There are many ways of hydroponic growing, and it’s not a new technique at all; in fact many commercial farms have been using hydroponic growing techniques for decades to meet the huge growing demand for fresh produce with strict quality standards. Greenhouse hydroponics allows year round production of otherwise seasonal crops, as well as a controlled environment which excludes pests and therefore avoids harsh pesticides or other contaminants.
The Kratky method
There are also many expensive forms of hydroponics, and to be honest if you’re stupid you can pay whatever you want for a set up. After some “research” (A.K.A watching Youtube for a couple of hours) I figured the Kratky-type hydroponic was the simplest, cheapest and easiest form of growing in a small space. This has the added bonus that you don’t really need to ‘top up’ the water reservoir which made it perfect for my job as a pilot where I go away for weeks at a time.
How I did it
To fully set up my kratky-type hydroponic tubs I bought four large (100L) plastic moving/storage crates from a hardware store. I then used a standard 54mm hand powerdrill hole saw attachment to drill 30 holes in the top of each container. I then simply slipped a standard 55mm diameter plastic pot into each hole – you can use expensive net-cups however I preferred paying 5cents per pot at the hardware store over $1.20 at the hydro shop. I then simply pushed a 1 inch cube of spun ‘rockwool’ into each pot, and popped two seeds of each plant into the rockwool centre.
I filled up the tub almost to the top (enough so the level of the water is about 1cm above the bottom of the pots to keep the rockwool thoroughly soaked) and added a very generous number of spoons of NPK fertiliser pellets to the tub – and gave it a good stir. Again you DON’T need to pay $20, $50, $100 for fancy marketed hydroponic nutrients – this is ridiculous and I have seen them even dearer for that. They (shops) try to sucker you in with two or three type solutions (mix part A and then Part B through to part Z…) which you end up paying hundreds of dollars for – all you end up with is a collection of fancy marketed bottles which do the same thing as the cheap NPK and trace mineral pellets that cost $2 – Maybe I need to add expensive hydroponic nutrients to my list of things I refuse to buy!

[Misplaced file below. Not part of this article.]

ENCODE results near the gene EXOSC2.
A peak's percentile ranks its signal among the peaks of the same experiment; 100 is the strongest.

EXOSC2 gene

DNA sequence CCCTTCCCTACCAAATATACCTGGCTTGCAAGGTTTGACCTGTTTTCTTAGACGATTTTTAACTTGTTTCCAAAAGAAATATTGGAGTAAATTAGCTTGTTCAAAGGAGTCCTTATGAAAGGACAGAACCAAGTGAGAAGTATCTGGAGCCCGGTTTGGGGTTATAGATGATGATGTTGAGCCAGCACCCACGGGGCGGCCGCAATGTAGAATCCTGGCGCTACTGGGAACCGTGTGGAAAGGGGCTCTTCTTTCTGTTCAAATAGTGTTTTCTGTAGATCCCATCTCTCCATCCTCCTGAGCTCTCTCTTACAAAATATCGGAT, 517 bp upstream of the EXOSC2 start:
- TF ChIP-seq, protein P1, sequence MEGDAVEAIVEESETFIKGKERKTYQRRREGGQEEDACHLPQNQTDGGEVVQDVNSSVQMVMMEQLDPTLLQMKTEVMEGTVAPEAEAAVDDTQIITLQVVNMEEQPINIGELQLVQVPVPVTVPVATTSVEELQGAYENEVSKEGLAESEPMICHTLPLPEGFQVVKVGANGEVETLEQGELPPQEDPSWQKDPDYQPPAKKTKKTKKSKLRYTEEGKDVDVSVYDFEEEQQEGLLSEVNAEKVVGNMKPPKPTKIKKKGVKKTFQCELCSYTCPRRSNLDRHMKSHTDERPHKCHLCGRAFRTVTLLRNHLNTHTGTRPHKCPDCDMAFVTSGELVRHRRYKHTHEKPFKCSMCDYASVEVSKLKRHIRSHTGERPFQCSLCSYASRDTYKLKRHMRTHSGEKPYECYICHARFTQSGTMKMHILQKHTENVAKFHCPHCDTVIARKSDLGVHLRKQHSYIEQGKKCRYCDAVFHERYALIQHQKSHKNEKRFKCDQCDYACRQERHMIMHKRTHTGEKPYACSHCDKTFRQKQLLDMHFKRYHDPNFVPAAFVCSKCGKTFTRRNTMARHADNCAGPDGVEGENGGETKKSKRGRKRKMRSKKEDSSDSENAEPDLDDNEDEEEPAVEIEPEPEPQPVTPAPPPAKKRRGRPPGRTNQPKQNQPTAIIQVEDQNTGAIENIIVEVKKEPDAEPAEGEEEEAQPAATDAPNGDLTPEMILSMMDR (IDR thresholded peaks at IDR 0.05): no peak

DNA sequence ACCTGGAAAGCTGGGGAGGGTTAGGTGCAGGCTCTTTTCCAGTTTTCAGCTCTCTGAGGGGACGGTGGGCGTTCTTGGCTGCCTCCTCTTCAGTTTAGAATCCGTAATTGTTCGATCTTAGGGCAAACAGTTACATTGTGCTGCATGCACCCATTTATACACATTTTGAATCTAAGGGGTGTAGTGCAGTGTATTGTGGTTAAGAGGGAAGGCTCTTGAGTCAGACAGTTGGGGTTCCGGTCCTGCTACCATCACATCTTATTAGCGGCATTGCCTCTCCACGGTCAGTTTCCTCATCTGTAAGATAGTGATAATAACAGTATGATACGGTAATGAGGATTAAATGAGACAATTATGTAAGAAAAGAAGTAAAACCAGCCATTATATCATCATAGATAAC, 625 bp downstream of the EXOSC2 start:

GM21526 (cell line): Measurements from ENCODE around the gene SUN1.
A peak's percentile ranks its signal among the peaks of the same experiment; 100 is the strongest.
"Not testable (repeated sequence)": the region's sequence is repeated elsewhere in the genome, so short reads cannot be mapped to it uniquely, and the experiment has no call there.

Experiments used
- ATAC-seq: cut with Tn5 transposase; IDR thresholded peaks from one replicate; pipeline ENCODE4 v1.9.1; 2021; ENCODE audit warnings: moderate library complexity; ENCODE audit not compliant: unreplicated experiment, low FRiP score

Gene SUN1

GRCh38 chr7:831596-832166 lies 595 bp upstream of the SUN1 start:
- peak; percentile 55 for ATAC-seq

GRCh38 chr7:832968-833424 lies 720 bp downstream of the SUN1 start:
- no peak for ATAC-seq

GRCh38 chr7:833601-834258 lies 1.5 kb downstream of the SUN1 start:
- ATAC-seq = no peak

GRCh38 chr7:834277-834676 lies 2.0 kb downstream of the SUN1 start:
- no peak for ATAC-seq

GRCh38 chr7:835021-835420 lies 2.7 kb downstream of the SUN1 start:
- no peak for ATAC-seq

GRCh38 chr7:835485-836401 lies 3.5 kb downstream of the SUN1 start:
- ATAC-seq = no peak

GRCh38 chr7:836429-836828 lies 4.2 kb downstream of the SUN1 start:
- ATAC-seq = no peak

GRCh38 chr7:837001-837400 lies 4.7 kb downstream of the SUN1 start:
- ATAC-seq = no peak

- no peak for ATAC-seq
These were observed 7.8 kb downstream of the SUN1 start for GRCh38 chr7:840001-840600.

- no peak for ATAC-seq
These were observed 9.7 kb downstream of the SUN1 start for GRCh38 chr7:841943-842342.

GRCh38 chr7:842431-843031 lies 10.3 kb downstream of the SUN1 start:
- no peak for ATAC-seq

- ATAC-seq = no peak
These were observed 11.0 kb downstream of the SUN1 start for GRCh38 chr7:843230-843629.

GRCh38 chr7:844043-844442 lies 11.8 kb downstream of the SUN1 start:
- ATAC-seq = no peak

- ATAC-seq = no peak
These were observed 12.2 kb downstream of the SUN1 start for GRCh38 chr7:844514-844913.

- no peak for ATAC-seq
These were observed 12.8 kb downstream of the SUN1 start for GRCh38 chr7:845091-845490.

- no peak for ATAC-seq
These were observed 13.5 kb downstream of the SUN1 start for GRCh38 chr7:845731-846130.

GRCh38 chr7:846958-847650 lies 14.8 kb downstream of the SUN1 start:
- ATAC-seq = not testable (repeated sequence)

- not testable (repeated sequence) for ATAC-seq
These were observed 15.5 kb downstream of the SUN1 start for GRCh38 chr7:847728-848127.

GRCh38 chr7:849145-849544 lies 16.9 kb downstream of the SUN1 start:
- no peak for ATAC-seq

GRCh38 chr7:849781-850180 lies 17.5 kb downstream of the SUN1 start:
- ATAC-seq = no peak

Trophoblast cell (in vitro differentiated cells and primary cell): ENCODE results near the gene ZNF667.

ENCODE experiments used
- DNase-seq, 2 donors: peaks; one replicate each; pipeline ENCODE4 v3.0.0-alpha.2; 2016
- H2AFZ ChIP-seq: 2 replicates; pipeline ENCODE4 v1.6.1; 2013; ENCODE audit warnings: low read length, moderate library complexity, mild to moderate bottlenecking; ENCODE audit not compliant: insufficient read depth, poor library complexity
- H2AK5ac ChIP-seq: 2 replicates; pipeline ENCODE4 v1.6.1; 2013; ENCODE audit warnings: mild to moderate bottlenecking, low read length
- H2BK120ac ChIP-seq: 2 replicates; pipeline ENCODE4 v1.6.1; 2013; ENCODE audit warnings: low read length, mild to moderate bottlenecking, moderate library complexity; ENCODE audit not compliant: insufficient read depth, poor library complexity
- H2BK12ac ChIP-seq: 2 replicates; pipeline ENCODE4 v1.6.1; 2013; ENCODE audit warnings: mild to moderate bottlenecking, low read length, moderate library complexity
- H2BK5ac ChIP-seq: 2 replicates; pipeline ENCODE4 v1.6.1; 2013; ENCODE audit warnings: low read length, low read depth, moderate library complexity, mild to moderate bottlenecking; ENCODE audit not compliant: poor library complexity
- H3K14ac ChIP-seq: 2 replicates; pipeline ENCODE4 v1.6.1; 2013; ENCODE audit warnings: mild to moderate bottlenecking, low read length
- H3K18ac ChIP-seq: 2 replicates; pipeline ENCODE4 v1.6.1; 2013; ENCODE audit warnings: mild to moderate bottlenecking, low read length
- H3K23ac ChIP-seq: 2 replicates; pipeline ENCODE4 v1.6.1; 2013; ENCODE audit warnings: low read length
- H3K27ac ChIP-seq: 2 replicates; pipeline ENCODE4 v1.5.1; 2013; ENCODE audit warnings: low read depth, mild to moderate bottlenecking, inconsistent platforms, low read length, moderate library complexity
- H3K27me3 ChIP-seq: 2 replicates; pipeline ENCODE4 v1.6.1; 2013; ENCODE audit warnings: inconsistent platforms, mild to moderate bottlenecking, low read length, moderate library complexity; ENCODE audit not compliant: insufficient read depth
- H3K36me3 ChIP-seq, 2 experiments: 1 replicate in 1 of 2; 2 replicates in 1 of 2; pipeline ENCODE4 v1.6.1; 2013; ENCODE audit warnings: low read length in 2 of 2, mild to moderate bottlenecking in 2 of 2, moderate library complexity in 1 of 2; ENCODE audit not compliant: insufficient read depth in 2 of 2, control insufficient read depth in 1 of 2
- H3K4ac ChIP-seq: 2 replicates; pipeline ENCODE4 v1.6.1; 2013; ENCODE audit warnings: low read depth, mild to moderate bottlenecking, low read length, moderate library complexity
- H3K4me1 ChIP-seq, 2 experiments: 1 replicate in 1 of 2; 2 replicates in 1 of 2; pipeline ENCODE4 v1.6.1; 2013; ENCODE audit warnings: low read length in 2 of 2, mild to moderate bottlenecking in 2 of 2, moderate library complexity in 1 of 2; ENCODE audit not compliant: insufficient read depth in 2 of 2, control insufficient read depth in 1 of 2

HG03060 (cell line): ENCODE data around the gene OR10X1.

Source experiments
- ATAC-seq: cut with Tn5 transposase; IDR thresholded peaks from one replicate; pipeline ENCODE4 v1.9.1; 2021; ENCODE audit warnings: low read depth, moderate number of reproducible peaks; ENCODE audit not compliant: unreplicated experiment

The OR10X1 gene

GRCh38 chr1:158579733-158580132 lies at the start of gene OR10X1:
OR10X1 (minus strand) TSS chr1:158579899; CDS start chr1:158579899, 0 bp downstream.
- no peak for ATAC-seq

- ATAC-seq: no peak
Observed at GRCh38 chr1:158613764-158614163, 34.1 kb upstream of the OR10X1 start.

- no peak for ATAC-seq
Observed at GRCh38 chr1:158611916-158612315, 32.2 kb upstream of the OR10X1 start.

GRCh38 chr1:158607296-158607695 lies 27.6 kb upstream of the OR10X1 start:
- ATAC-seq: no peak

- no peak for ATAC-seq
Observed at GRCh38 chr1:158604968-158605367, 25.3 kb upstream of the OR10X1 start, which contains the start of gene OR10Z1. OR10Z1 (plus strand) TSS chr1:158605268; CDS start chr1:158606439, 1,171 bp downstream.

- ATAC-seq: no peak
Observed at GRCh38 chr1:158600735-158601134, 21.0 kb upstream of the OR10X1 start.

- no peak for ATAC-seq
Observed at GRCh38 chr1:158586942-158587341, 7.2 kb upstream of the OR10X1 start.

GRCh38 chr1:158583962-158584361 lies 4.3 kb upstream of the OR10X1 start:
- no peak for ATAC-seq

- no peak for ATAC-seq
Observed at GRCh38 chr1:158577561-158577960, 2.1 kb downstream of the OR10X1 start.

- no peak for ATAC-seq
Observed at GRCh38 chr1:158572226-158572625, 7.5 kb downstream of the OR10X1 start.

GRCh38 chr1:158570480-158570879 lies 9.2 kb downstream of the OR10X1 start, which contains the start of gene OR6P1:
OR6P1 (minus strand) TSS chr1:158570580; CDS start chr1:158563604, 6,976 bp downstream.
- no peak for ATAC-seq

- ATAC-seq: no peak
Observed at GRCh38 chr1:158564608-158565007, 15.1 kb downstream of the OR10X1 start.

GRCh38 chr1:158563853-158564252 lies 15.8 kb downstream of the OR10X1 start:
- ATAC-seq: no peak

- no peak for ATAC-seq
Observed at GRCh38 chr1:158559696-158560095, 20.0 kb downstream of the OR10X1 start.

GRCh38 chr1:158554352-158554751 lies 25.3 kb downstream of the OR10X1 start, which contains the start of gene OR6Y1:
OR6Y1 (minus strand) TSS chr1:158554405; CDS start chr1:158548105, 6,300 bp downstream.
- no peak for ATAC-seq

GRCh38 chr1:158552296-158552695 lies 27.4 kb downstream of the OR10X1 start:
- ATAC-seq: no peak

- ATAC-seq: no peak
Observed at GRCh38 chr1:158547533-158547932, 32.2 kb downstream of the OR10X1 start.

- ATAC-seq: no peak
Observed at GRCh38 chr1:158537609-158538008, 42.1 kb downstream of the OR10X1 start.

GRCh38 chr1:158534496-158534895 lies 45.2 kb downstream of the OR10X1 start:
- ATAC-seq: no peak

If you want to get fancy you can adjust the pH (acidity/alkalinity) of the water using something like sodium hydroxide for alkalinity or iron sulphate for acidity. I don’t think it’s necessary and just used tap water but if you wanted to split hairs you could do this to optimise growing conditions.
After a few days your seeds germinate and then like me, you will have a huge crop of leafy greens. I have four tubs in which I stagger the seeding times so that I will always have crops ready for picking – they take 4-6 weeks to mature (but you can always pick them younger, you just get less).
The Bottom line
OK so in this green thumb adventure I’ll be honest – I’ve spent nearly $200 all up. This includes enough seeds for probably two or three years worth of crops. I’m expecting to harvest around 1-2kg of fresh food from this garden each week. I try to only grow foods that are expensive (like snow peas) or that I buy lots of (like lettuce and spinach). I think I stand to save at least $10 a week on groceries but maybe even more. I’m hoping this will push my weekly grocery bill down into the $20’s where I am only going to be buying things I can’t easily grow like Rice, Oats, Seeds and Nuts and of course, whatever seasonal fruits or vegetables are on special. This means I should easily recoup my investment at the hardware store in under 6 months, as well as having an absolute blast doing so.
I accidentally germinated too many seedlings. I gave away a lot but as a bonus side hustle I actually even sold some of these extra peas, beans and tomato plants that I unnecessarily germinated from seed. I’ve actually made $30 from this so far, and I am tempted to keep growing more than I need and keep advertising them online and use the money to buy fruit tree saplings!
It turns out that the four Kratky tubs produce a lot of greens. More than I can eat! The extra produce I grow (lettuces, Kale, Spinach etc) goes free to my family, friends and neighbours and it’s a great feeling to be able to provide even a small amount of fresh produce for my community. Get amongst it and start growing – A green thumb can really help you become more self sustainable and accelerate you towards FI!
Get FI !
Edit: Astute readers would notice from my Monthly updates and Instagram / Facebook uploads that I have continued to improve my garden! It is now January, 2020 and my all up spending is now at almost $500 (which I have financed from side hustles such as eBay selling). I have grown a heap of fresh fruit and veggies so far including Lettuce, Chillies, Spinach, Corn, SnowPeas and Beans as well as Herbs and Teas which I estimate has given me back at least $100 worth of value in just under two months!